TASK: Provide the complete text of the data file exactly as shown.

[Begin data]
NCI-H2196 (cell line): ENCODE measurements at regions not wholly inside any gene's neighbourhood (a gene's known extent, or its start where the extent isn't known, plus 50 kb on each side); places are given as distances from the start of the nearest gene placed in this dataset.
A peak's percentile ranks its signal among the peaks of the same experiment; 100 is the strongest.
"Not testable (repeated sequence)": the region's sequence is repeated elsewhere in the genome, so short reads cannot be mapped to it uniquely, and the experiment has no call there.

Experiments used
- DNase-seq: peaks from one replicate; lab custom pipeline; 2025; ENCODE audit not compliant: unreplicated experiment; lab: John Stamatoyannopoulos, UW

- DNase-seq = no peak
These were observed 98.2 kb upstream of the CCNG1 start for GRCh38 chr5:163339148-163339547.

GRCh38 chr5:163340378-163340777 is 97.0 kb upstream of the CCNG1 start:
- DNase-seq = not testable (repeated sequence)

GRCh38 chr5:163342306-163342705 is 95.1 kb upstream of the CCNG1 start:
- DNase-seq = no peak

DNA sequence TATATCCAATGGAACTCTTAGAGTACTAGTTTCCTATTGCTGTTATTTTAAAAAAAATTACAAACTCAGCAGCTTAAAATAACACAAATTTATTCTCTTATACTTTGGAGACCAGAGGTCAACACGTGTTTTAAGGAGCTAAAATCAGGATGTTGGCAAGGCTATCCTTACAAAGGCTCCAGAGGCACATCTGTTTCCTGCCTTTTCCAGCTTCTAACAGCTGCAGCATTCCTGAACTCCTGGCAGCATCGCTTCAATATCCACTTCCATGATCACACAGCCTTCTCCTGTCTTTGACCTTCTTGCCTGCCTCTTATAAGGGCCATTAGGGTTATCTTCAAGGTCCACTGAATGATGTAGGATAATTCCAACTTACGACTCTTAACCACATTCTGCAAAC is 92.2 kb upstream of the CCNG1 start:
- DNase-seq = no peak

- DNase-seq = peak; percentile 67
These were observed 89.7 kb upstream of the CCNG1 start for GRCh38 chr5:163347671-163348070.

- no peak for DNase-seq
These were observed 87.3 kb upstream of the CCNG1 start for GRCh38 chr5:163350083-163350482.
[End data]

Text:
NCI-H2196 (cell line): ENCODE measurements at regions not wholly inside any gene's neighbourhood (a gene's known extent, or its start where the extent isn't known, plus 50 kb on each side); places are given as distances from the start of the nearest gene placed in this dataset.
A peak's percentile ranks its signal among the peaks of the same experiment; 100 is the strongest.
"Not testable (repeated sequence)": the region's sequence is repeated elsewhere in the genome, so short reads cannot be mapped to it uniquely, and the experiment has no call there.

Experiments used
- DNase-seq: peaks from one replicate; lab custom pipeline; 2025; ENCODE audit not compliant: unreplicated experiment; lab: John Stamatoyannopoulos, UW

- DNase-seq = no peak
These were observed 98.2 kb upstream of the CCNG1 start for GRCh38 chr5:163339148-163339547.

GRCh38 chr5:163340378-163340777 is 97.0 kb upstream of the CCNG1 start:
- DNase-seq = not testable (repeated sequence)

GRCh38 chr5:163342306-163342705 is 95.1 kb upstream of the CCNG1 start:
- DNase-seq = no peak

DNA sequence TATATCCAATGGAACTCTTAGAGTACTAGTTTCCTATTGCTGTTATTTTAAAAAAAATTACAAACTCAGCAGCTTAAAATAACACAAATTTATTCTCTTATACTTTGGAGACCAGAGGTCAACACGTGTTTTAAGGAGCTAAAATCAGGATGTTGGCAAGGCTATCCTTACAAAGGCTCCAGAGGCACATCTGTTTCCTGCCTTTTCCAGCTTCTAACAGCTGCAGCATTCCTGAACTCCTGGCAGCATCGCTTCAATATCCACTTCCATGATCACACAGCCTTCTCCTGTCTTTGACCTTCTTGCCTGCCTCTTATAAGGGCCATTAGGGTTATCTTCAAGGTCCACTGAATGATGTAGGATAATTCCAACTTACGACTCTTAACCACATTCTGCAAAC is 92.2 kb upstream of the CCNG1 start:
- DNase-seq = no peak

- DNase-seq = peak; percentile 67
These were observed 89.7 kb upstream of the CCNG1 start for GRCh38 chr5:163347671-163348070.

- no peak for DNase-seq
These were observed 87.3 kb upstream of the CCNG1 start for GRCh38 chr5:163350083-163350482.